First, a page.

Durban - Radical demands by KwaZulu-Natal teachers, including free housing, school fee exemptions for their children and double pay for extra work, has set them on a collision course with the government.
The provincial secretary of the South African Democratic Teachers Union (Sadtu), Mbuyiseni Mathonsi, said the union was “prepared to go to war” over some of its demands, which form part of the resolutions adopted at their provincial conference last week and released on Wednesday.
In demanding the double pay for extra work, Sadtu resolved that, “all extra work will have to be discontinued as a permanent feature of the system and that if there is any compelling need, such should be remunerated in terms of the Labour Relations Act rather than stipends”.
This means that the extra classes to be held in September as part of the KwaZulu-Natal Department of Education’s matric intervention programme - aimed at boosting struggling schools and pupils - are in danger of being disrupted.
Sadtu wants teachers to be paid double for such work instead of the “exploitative” R90 hourly rate that is currently paid.
The union said teachers were being taken advantage of by the department, as many of those had accepted the rate out of desperation.
“Sadtu will also fight the department on its newly found form of exploitation whereby they delay the testing and examination programme to the last day of the school, forcing workers to mark and prepare reports during school holidays.”
The union, Mathonsi said, would hold workshops to formulate an implementation plan of the congress resolutions.
“But I don’t see us not having a march some time in October around this issue.”
Sadtu is also demanding a 15 percent salary increase for teachers, saying they earned too little. The union feels strongly that teachers’ children should not pay fees at public schools, and should also automatically qualify for the National Students Financial Aid Scheme for tertiary study.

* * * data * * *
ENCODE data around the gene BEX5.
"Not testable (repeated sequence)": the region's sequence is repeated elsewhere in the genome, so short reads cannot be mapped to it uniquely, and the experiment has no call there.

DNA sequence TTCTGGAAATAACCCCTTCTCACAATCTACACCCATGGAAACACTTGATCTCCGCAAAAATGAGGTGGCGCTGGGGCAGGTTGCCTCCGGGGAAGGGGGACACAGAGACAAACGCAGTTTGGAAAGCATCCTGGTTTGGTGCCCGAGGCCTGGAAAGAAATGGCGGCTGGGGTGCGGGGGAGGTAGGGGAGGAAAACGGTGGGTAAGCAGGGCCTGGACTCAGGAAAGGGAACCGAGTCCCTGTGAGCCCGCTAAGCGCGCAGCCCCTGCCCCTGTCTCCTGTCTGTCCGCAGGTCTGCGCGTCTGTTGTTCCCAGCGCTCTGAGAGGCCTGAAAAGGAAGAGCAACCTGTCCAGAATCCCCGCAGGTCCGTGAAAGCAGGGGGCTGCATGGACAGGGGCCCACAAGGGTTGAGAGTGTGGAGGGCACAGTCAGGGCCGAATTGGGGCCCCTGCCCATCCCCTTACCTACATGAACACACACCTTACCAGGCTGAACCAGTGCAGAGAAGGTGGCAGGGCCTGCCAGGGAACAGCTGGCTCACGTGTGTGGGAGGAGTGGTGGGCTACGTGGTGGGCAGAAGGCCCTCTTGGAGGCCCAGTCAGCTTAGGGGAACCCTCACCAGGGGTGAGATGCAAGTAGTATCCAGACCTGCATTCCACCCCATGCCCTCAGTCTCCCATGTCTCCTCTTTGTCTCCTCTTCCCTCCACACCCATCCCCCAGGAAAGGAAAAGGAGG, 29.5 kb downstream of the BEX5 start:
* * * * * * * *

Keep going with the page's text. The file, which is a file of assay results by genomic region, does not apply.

Children of general workers such as cleaners, especially those at the former model C schools, should also benefit from free education for their children enrolled at those schools.
Mathonsi said there was no reason why children of university employees should qualify for free tertiary education but not those of teachers for study at school.
“It cannot be correct that you can find a teacher producing education but their children cannot afford to go to school.”
Apart from free “decent” housing, Sadtu wants teachers to be given free serviced land to compensate for their low salaries, because many of them could not afford to own a house and did not qualify for RDP houses.
“We will not allow teachers to occupy those small houses,” Mathonsi said. “What kind of a man can you be if you can’t provide shelter for your family. Every day we are being castrated as fathers.”
Many teachers were now resorting to early retirement or resignation so as to draw on their pension funds, which they then used to buy houses - only to re-enter the system again, he said.
Sadtu wants teachers to be allowed a “window” into their pensions which would allow for partial withdrawals. This would require an amendment to the government pension act.
Education expert, Graeme Bloch, said there had been no study to determine how well or how poorly teachers get paid. “But definitely, principals (are) poorly paid,” he said. “One cannot expect teachers to do things for free. If I calculate that R90 an hour, it works out to less than R200 000 (a year), so that is low.”
But Bloch said that before taking up their fight, teachers should first win the public over.
“They need to argue that they are badly paid and show where the money would come from,” he said.
“I wouldn’t go to war. The public is very cross with teachers at the moment. More debate is needed and I don’t think the teachers will win.”
The problem was exacerbated, Bloch added, by the department having made numerous promises to teachers in the past, only to renege on them later.
KZN Department of Education spokesman, Muzi Mahlambi, said this morning that the issues raised by the union would have to be addressed nationally. “Even though the call is being made by the Sadtu members in KZN, it has national implications. This is a sectoral matter, not a provincial one.”
He did not comment on the demands themselves.